Buck Showalter, whose Mets are about to play a four-game series against Kyle Schwarber this weekend at Citizens Bank Park, was looking at Schwarber’s numbers early on Tuesday afternoon.
“He’s gonna score 100 runs again, same as he did last year,” Showalter said. “About to have 100 RBIs. Two-hundred strikeouts. Might not have a .200 batting average. Hundred and twenty walks.”
“There’s never been a stat line like this in the history of baseball,” he said.
He’s right. According to the Elias Sports Bureau, with Schwarber’s next RBI, he will be the first player in baseball history to score 100 runs, knock in that many, hit more than 40 homers, strike out 200 times and still have a batting average south of .200 (.198 through Tuesday night). It makes Schwarber as great a show at the plate as anybody in the sport this season. He can’t run after he hits the ball the way Ronald Acuña Jr. has. Nobody can. But he is a handful, every single time he steps into the box.
And guess what? Even with that batting average -- even with the times he either strikes out or walks around all those dingers and the ball doesn’t go over the fence because it’s not even in play -- he is among the most dangerous hitters in the league. And you can only imagine where the Phillies would be without him this season, a season in which Bryce Harper has played only 117 games.
In addition to everything else Schwarber has done, he has also, in Buck Showalter’s language, “posted up.” Through Tuesday night, the Phillies had played 151 games. Schwarber had appeared in 150 of them. There isn’t a leadoff hitter quite like him anywhere.
The only comparable stat line to what Schwarber is doing in Philly is Aaron Judge’s from 2017. Judge hit 52 homers for the Yankees, scored 128, knocked in 114 and walked 127 times. But his batting average at the end of that season was .284, a cool 86 points more than what Schwarber is hitting right now. If his average does finish under .200, he will be the first player ever to have an average like that and also have 45 or more home runs, though his .345 OBP is comfortably above the league average of .320.
“What we’ve done in baseball now,” Showalter said, “is take the shame out of the strikeout.”
Buck ought to know, because his first baseman, Pete Alonso, also has 45 homers and 112 RBIs and a batting average of .221. The Polar Bear, though, has walked only 64 times, against 136 strikeouts, and has 87 runs. Again: Nobody has ever filled out a stat line in the unique way that Schwarber has this season. And he is still only 30 years old.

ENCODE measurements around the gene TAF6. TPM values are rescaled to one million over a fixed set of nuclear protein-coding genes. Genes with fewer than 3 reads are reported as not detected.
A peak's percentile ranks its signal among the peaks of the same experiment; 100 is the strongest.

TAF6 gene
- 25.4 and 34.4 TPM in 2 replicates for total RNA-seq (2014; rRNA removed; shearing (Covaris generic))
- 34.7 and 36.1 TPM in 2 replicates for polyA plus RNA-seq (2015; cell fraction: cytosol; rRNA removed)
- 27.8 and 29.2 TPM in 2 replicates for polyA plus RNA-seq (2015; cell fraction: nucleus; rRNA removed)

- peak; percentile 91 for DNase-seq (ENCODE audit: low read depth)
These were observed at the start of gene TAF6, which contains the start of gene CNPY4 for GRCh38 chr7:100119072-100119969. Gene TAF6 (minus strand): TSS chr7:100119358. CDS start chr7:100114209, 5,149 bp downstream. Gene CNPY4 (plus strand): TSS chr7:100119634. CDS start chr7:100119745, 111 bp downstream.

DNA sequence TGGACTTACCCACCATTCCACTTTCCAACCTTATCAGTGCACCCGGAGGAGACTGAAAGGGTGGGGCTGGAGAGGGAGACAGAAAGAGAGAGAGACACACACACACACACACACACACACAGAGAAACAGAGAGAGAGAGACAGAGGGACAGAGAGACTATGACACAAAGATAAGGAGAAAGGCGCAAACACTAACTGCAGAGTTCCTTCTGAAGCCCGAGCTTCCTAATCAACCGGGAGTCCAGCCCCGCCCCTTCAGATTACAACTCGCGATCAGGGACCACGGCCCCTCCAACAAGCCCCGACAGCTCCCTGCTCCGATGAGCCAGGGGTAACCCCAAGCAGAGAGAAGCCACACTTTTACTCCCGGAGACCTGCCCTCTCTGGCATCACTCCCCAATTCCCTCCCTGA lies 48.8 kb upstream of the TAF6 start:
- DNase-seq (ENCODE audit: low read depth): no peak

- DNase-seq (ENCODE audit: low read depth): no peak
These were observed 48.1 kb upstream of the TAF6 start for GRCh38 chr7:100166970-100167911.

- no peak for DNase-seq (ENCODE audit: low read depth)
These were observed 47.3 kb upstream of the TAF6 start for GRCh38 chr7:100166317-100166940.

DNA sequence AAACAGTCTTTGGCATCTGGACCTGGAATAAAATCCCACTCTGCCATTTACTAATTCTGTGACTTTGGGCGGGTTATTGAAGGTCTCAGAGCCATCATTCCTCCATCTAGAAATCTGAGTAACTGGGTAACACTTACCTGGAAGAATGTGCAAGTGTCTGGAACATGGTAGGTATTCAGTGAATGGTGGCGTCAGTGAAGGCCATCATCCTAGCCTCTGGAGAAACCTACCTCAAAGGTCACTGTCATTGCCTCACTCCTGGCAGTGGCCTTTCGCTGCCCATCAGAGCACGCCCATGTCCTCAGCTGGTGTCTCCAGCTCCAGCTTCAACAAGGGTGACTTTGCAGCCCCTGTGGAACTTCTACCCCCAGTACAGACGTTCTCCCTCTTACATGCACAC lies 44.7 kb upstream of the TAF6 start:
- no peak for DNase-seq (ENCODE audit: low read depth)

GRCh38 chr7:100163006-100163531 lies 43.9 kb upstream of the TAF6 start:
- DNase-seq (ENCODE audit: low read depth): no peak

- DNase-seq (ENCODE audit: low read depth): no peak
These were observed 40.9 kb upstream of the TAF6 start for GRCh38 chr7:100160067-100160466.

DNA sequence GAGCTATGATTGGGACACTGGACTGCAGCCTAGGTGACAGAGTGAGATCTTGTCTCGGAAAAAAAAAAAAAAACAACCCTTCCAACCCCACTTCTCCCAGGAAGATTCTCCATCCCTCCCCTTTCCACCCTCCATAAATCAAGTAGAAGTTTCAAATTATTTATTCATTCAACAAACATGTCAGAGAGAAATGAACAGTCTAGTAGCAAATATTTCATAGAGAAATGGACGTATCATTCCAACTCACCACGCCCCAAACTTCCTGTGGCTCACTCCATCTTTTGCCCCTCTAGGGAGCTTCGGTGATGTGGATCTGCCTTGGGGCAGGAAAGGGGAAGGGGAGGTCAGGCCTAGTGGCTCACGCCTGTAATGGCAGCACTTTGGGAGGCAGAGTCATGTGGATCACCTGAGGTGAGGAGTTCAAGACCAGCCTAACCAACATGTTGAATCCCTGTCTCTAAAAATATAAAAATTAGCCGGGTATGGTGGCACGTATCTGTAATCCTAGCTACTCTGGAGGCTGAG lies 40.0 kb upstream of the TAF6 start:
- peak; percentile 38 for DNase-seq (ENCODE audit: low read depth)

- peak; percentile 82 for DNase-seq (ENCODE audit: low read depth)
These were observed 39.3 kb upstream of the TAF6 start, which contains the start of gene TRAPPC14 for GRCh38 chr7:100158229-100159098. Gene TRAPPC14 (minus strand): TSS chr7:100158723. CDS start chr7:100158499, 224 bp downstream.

He tried to slug the Red Sox into the 2021 World Series before they regrettably let him walk away after that season. He tried to help slug the Phillies to the title last year against the Astros before they finally lost the World Series in six games. And always remember that after tearing the ACL and LCL in his left knee in April 2016 when he was still with the Cubs, injuries that had people certain he was lost for the season, he came back to play five games in the Fall Classic and hit .412 as the Cubs won their first World Series in 108 years. He is one of those guys whom really good teams follow around.
On Monday night, all Schwarber did against the Braves was hit one 483 feet that even had Ryan Howard -- an ex-Phillie who knows a thing or two about home runs and who happened to be at the game -- staring at it with wonder. Here is what the Phillies starter, Zack Wheeler, said about that one:
"He’s pretty consistent with [his power] obviously. It’s not just cheap shots usually. It’s pretty long balls. Yeah, that one went on top of the Chop House, I think. … Pretty cool.”
He often hits balls like that one out of sight. Now he is at 45, chasing 50. He is six feet tall, listed at 229 pounds and built like a beer keg. In a year when Acuña has shown the dazzling array of power and speed that he has, when Mookie Betts has done the same thing for the Dodgers, Schwarber will likely not get much love from MVP voters for the National League. But he ought to. He has been that much of a force for the Phillies, that important to their season and will once again make them something to watch when they get to October.
You can pitch to him, obviously, if he strikes out as often as he does. Or you can pitch around him, as pitchers have so often have. But he is willing to wait through all of that to hit another to make another one of those swings. Nobody like him. Never a season quite like his.